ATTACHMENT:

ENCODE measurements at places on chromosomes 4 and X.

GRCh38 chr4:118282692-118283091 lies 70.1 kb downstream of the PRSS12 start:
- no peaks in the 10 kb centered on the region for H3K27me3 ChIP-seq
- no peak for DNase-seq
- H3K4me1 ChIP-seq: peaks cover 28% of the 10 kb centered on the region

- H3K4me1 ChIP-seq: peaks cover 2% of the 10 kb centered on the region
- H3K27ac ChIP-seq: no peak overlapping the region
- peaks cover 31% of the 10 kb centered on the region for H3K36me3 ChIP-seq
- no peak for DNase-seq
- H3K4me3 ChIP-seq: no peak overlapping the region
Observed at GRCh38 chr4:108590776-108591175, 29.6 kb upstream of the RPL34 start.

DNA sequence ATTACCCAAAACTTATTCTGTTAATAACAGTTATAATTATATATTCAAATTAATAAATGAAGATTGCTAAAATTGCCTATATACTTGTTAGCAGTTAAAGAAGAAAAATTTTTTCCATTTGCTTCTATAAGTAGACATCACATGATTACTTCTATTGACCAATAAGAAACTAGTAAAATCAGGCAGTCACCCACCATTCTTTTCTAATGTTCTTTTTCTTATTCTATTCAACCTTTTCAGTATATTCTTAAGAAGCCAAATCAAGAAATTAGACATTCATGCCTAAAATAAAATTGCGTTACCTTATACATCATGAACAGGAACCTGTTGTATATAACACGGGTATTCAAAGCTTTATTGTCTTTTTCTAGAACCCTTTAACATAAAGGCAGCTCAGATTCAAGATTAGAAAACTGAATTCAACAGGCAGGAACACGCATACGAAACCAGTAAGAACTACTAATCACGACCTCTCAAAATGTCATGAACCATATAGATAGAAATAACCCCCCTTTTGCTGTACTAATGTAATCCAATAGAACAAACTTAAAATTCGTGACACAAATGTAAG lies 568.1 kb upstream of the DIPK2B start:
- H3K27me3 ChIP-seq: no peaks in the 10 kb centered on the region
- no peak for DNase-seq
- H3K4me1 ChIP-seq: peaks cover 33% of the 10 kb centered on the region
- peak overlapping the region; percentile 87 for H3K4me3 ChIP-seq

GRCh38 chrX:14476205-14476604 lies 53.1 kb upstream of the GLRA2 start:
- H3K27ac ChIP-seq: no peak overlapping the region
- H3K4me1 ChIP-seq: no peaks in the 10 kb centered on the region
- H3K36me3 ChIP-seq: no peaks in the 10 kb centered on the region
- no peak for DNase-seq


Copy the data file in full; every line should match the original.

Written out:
ENCODE measurements at places on chromosomes 4 and X.

GRCh38 chr4:118282692-118283091 lies 70.1 kb downstream of the PRSS12 start:
- no peaks in the 10 kb centered on the region for H3K27me3 ChIP-seq
- no peak for DNase-seq
- H3K4me1 ChIP-seq: peaks cover 28% of the 10 kb centered on the region

- H3K4me1 ChIP-seq: peaks cover 2% of the 10 kb centered on the region
- H3K27ac ChIP-seq: no peak overlapping the region
- peaks cover 31% of the 10 kb centered on the region for H3K36me3 ChIP-seq
- no peak for DNase-seq
- H3K4me3 ChIP-seq: no peak overlapping the region
Observed at GRCh38 chr4:108590776-108591175, 29.6 kb upstream of the RPL34 start.

DNA sequence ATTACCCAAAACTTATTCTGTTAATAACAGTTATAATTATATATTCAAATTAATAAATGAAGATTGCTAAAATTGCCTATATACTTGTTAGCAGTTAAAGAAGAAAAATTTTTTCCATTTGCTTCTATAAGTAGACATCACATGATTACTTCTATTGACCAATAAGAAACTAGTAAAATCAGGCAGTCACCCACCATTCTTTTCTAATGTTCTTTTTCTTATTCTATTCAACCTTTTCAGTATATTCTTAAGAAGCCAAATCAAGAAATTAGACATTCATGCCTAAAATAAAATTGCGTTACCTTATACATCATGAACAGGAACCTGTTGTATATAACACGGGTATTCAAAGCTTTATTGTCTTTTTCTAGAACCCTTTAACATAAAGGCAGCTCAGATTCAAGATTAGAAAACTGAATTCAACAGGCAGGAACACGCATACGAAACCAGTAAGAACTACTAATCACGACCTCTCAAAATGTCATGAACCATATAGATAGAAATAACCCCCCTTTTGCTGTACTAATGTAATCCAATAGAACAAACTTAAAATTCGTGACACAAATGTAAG lies 568.1 kb upstream of the DIPK2B start:
- H3K27me3 ChIP-seq: no peaks in the 10 kb centered on the region
- no peak for DNase-seq
- H3K4me1 ChIP-seq: peaks cover 33% of the 10 kb centered on the region
- peak overlapping the region; percentile 87 for H3K4me3 ChIP-seq

GRCh38 chrX:14476205-14476604 lies 53.1 kb upstream of the GLRA2 start:
- H3K27ac ChIP-seq: no peak overlapping the region
- H3K4me1 ChIP-seq: no peaks in the 10 kb centered on the region
- H3K36me3 ChIP-seq: no peaks in the 10 kb centered on the region
- no peak for DNase-seq